Stanford Doctors To Separate Conjoined Costa Rican Twins

Doctors at Lucile Packard Children's Hospital say they will attempt to separate 2-year-old twin girls conjoined at the chest and abdomen.

It's a risky operation with a 50 percent survival rate.

Surgery on the girls from San Jose, Costa Rica, is expected to take place in late November, after their skin has been stretched to cover the large gap where they have been connected.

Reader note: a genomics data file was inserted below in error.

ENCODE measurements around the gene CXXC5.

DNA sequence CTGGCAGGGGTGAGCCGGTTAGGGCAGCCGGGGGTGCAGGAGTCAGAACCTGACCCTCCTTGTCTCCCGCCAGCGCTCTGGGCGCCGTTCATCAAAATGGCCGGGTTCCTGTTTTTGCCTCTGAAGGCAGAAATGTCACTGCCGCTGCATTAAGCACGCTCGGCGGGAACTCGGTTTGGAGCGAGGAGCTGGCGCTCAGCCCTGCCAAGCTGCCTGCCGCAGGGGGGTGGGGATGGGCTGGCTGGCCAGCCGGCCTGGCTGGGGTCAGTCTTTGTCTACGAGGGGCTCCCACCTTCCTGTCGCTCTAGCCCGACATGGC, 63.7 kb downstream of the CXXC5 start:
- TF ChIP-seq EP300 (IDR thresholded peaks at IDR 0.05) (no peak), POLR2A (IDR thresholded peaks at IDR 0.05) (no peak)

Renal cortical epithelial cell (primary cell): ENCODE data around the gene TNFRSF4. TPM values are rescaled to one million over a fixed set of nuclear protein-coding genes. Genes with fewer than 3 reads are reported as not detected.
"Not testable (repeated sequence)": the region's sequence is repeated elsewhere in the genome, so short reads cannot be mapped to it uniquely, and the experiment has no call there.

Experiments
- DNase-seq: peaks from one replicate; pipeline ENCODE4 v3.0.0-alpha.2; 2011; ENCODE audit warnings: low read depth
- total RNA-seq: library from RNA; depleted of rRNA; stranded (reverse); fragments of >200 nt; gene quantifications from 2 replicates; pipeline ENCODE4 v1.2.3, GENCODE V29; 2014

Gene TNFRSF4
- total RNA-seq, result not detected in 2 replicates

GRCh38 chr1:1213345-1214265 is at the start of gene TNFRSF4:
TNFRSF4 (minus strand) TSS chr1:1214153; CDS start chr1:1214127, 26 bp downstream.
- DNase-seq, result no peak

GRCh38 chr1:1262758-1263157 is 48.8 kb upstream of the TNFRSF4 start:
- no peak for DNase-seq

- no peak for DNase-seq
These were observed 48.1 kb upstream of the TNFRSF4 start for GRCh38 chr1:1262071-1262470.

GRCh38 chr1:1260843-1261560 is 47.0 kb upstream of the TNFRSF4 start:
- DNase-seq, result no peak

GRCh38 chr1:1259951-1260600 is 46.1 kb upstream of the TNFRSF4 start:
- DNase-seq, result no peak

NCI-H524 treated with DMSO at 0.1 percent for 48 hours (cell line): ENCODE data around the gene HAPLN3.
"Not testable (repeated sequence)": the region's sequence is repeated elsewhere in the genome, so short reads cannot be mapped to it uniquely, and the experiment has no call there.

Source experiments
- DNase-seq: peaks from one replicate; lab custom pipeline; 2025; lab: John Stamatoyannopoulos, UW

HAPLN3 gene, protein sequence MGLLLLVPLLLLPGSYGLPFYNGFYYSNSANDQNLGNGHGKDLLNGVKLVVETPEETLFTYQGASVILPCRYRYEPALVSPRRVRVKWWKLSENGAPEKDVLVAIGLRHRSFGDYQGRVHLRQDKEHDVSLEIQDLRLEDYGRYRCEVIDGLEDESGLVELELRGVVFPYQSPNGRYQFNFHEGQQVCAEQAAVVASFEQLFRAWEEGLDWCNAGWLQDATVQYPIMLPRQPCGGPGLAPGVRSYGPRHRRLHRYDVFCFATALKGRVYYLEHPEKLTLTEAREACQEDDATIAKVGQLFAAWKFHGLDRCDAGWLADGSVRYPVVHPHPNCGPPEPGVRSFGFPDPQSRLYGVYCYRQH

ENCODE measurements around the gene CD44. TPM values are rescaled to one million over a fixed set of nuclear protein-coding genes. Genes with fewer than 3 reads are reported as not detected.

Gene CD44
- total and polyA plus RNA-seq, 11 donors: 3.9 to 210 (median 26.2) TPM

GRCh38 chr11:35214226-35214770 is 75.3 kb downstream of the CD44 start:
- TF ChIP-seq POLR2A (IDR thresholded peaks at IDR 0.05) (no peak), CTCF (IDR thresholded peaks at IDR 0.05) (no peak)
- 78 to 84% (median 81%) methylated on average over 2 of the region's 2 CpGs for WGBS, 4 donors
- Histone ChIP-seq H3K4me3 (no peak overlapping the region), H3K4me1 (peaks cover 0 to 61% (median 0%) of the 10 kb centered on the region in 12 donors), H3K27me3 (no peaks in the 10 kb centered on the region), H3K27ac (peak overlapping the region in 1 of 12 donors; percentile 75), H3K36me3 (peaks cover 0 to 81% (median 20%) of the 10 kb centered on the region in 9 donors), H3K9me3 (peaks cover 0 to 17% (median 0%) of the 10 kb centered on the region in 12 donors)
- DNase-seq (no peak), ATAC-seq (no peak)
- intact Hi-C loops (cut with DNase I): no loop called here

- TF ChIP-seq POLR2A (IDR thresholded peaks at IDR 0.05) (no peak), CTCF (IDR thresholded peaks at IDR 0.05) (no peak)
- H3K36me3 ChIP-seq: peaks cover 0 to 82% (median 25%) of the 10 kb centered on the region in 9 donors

Since arriving in San Francisco on July 25, the girls have been receiving weekly injections of sterile salt water into balloons placed beneath their skin.

This procedure should stretch their skin to compensate for the hole surgeons will cut into their abdomens.

The girls are also connected at the right atria of their hearts, the chamber that receives blood from the rest of the body, and they share some blood and a single liver.

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